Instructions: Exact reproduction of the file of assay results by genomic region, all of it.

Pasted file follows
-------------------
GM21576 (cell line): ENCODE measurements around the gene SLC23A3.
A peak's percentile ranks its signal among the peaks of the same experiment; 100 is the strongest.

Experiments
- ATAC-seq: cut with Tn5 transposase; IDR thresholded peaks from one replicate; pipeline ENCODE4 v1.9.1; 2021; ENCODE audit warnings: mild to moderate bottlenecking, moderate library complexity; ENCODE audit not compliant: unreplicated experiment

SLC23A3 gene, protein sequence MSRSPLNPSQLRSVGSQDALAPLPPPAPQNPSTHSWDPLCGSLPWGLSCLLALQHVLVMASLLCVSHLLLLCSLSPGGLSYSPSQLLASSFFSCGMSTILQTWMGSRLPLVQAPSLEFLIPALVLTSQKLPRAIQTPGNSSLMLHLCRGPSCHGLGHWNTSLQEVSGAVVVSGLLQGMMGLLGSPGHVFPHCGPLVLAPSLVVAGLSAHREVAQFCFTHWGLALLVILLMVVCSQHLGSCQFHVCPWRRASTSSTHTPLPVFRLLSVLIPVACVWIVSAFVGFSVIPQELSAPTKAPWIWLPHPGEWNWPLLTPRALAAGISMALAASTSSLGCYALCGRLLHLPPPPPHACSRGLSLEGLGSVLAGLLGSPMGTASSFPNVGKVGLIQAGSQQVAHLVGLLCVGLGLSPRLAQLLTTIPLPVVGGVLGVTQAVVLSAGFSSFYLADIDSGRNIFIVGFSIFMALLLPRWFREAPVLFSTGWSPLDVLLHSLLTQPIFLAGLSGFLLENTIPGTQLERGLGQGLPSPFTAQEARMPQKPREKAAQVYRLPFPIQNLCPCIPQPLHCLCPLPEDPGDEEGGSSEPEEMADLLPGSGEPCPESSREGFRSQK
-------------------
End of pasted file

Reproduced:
GM21576 (cell line): ENCODE measurements around the gene SLC23A3.
A peak's percentile ranks its signal among the peaks of the same experiment; 100 is the strongest.

Experiments
- ATAC-seq: cut with Tn5 transposase; IDR thresholded peaks from one replicate; pipeline ENCODE4 v1.9.1; 2021; ENCODE audit warnings: mild to moderate bottlenecking, moderate library complexity; ENCODE audit not compliant: unreplicated experiment

SLC23A3 gene, protein sequence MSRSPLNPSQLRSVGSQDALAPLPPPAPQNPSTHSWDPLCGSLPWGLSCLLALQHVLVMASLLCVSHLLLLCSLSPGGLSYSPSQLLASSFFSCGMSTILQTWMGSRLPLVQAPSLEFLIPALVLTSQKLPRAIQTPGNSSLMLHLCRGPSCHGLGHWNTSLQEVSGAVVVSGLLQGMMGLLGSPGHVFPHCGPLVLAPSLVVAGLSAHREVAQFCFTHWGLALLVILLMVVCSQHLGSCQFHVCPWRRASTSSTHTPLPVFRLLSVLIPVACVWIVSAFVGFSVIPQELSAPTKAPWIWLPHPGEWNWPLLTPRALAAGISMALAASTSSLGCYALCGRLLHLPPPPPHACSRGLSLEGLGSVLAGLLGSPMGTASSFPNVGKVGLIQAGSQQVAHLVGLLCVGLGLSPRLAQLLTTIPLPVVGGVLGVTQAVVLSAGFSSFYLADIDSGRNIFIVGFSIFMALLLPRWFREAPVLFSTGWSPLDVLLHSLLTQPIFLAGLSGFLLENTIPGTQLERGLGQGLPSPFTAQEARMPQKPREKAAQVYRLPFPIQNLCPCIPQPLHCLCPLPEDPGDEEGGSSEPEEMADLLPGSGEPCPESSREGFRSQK